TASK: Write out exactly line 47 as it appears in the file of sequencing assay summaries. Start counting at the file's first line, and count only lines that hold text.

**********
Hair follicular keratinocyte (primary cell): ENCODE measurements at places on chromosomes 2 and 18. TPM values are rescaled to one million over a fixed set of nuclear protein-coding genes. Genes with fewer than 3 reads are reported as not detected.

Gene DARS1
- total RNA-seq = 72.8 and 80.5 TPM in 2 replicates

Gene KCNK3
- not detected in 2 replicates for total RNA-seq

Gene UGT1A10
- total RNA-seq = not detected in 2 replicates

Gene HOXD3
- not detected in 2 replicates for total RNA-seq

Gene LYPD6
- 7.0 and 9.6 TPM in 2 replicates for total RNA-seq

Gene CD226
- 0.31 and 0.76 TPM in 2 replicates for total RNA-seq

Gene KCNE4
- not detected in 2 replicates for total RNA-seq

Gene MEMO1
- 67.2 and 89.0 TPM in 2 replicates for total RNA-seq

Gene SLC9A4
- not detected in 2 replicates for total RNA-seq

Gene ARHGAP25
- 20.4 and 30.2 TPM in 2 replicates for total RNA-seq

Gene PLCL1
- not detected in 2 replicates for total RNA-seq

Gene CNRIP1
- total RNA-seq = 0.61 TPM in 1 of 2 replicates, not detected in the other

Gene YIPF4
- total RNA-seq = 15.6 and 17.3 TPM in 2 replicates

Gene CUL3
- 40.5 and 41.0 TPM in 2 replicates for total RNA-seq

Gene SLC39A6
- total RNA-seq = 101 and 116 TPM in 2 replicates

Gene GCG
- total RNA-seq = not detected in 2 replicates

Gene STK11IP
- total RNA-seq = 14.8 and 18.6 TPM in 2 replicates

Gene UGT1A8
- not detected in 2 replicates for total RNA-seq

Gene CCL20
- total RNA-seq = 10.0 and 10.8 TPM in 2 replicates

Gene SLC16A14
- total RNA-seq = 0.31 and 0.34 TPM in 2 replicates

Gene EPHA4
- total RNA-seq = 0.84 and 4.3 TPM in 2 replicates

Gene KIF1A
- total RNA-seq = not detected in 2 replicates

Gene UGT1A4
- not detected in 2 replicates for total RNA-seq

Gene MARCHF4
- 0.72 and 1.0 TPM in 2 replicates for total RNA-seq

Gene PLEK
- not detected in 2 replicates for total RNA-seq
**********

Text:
- not detected in 2 replicates for total RNA-seq